Mevlude Alic's high school years in Turkey started with a daily act of humiliation.
In the women's bathroom of her school, Alic gathered with other students and teachers to remove their headscarves, in accordance with Turkey's ban on religious covering in public classrooms. The act contradicted a central tenet in the Quran that woman should dress modestly when outside their homes.
So when it came time for college, Alic made the hardest decision of her young life. The 17-year-old left her family and friends in Turkey and moved to Clifton, where she could study and follow her religious customs.
"These bad rules were killing me," said Alic, as she walked through the campus of Bergen Community College in a light blue scarf on Friday. "That's why I came here. If I would stay in Turkey, I would have to (take off) my scarf."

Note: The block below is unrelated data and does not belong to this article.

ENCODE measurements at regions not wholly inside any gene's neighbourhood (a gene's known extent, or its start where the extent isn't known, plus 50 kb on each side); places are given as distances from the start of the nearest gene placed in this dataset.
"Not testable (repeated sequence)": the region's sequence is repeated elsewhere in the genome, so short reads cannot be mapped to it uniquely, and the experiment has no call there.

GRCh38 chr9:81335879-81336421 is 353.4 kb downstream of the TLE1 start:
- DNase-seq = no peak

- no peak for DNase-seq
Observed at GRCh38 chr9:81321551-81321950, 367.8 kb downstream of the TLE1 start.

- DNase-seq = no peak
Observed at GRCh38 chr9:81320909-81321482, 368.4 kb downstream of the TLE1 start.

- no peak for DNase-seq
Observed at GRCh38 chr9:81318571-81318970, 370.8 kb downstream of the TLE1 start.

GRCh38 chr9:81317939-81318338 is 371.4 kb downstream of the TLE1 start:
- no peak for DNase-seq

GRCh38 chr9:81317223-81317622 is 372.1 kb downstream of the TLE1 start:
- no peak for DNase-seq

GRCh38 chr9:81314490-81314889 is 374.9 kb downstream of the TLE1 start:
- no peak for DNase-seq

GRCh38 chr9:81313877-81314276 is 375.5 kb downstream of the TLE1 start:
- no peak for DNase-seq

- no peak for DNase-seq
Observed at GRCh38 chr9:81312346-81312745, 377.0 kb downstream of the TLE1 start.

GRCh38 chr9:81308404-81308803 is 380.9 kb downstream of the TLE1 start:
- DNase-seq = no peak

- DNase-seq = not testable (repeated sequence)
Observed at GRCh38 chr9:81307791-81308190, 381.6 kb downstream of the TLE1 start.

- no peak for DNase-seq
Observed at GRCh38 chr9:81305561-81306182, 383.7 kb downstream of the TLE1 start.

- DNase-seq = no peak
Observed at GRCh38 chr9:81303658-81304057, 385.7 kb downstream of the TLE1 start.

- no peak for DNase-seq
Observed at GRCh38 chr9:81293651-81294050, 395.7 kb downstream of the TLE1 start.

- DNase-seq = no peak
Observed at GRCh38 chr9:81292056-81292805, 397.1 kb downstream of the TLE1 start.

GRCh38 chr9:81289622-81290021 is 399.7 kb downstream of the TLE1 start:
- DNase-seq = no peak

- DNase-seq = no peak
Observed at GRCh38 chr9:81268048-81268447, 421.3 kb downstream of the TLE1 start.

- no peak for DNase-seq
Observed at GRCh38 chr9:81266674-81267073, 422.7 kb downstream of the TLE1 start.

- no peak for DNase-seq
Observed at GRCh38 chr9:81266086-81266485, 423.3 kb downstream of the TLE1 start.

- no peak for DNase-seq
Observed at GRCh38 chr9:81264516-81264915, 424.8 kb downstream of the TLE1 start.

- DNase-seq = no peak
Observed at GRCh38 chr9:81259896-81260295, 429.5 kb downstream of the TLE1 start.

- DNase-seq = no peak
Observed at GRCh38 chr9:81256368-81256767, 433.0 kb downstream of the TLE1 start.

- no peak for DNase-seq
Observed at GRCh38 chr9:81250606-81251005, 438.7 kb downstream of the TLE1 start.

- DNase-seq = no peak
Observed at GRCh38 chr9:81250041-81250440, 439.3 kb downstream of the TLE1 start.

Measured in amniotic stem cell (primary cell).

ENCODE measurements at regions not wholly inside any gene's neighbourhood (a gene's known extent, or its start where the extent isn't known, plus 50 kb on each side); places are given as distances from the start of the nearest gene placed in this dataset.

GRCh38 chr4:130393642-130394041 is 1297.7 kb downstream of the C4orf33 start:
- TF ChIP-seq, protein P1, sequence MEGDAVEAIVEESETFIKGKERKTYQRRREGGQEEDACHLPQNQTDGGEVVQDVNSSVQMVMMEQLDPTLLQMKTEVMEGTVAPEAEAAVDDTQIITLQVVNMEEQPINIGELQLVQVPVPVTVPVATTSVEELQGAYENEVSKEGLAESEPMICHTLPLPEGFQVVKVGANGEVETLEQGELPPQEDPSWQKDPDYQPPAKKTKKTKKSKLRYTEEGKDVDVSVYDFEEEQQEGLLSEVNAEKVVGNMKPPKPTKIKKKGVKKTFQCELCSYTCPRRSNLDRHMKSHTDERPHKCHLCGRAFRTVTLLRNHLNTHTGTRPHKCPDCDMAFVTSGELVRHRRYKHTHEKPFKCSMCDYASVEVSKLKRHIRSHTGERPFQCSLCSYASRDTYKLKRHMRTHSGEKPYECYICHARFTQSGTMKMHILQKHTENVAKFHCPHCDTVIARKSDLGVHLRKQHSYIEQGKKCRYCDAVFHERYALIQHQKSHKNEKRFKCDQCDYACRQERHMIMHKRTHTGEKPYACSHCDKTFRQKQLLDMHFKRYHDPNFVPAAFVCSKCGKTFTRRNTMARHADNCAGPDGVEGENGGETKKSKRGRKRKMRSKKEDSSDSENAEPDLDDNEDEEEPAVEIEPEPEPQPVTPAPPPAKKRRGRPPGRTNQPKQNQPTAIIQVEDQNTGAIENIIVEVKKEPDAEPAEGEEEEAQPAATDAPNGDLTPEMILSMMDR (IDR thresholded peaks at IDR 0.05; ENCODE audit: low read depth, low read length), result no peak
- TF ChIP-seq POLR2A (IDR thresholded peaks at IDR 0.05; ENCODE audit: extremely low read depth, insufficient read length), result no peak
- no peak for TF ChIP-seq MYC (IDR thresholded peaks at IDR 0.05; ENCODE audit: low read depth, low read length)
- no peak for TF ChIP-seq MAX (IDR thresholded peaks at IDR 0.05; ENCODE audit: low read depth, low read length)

Every year, Turkey's ban on the hijab, a headscarf worn in accordance with Islam, drives women to leave their homes for American colleges, including those in North Jersey. But that might change after the country passed constitutional reforms last week that end the ban. . .
The issue has also sparked strong feelings among the thousands of Turks living in North Jersey. According to the latest Census figures, 2,300 people of Turkish ancestry lived in Passaic County in 2000.
Secular Turks living here fear the country's Islamic ruling party has pushed the country to become more religious. They also worry women will come under pressure to cover their heads.
Religious Turks and human rights advocates support the development as a move toward freedom of expression. For years, the ban has forced women to travel abroad for their educations, wear wigs to classes or simply not go to school. Now, the shift has inspired Turks living here to contemplate their futures. (MORE)